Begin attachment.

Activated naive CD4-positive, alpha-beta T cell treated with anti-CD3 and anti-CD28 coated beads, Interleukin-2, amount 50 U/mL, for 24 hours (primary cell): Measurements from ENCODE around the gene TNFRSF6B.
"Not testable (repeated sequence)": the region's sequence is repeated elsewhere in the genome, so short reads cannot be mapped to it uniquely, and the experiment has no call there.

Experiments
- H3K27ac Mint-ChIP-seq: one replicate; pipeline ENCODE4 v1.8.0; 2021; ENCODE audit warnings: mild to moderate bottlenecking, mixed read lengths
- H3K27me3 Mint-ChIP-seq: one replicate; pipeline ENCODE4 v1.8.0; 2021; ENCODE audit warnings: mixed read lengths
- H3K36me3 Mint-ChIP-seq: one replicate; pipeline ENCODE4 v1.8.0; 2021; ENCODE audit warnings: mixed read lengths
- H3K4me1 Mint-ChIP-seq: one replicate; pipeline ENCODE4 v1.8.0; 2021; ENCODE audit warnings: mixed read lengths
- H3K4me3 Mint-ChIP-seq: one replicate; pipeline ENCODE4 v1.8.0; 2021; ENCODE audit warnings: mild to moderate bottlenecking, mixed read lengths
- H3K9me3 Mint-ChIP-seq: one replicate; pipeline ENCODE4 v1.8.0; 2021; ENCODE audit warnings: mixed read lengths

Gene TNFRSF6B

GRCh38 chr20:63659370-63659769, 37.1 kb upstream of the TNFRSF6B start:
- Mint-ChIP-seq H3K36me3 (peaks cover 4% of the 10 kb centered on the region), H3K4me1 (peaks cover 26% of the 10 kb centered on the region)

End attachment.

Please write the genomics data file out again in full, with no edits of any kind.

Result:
Activated naive CD4-positive, alpha-beta T cell treated with anti-CD3 and anti-CD28 coated beads, Interleukin-2, amount 50 U/mL, for 24 hours (primary cell): Measurements from ENCODE around the gene TNFRSF6B.
"Not testable (repeated sequence)": the region's sequence is repeated elsewhere in the genome, so short reads cannot be mapped to it uniquely, and the experiment has no call there.

Experiments
- H3K27ac Mint-ChIP-seq: one replicate; pipeline ENCODE4 v1.8.0; 2021; ENCODE audit warnings: mild to moderate bottlenecking, mixed read lengths
- H3K27me3 Mint-ChIP-seq: one replicate; pipeline ENCODE4 v1.8.0; 2021; ENCODE audit warnings: mixed read lengths
- H3K36me3 Mint-ChIP-seq: one replicate; pipeline ENCODE4 v1.8.0; 2021; ENCODE audit warnings: mixed read lengths
- H3K4me1 Mint-ChIP-seq: one replicate; pipeline ENCODE4 v1.8.0; 2021; ENCODE audit warnings: mixed read lengths
- H3K4me3 Mint-ChIP-seq: one replicate; pipeline ENCODE4 v1.8.0; 2021; ENCODE audit warnings: mild to moderate bottlenecking, mixed read lengths
- H3K9me3 Mint-ChIP-seq: one replicate; pipeline ENCODE4 v1.8.0; 2021; ENCODE audit warnings: mixed read lengths

Gene TNFRSF6B

GRCh38 chr20:63659370-63659769, 37.1 kb upstream of the TNFRSF6B start:
- Mint-ChIP-seq H3K36me3 (peaks cover 4% of the 10 kb centered on the region), H3K4me1 (peaks cover 26% of the 10 kb centered on the region)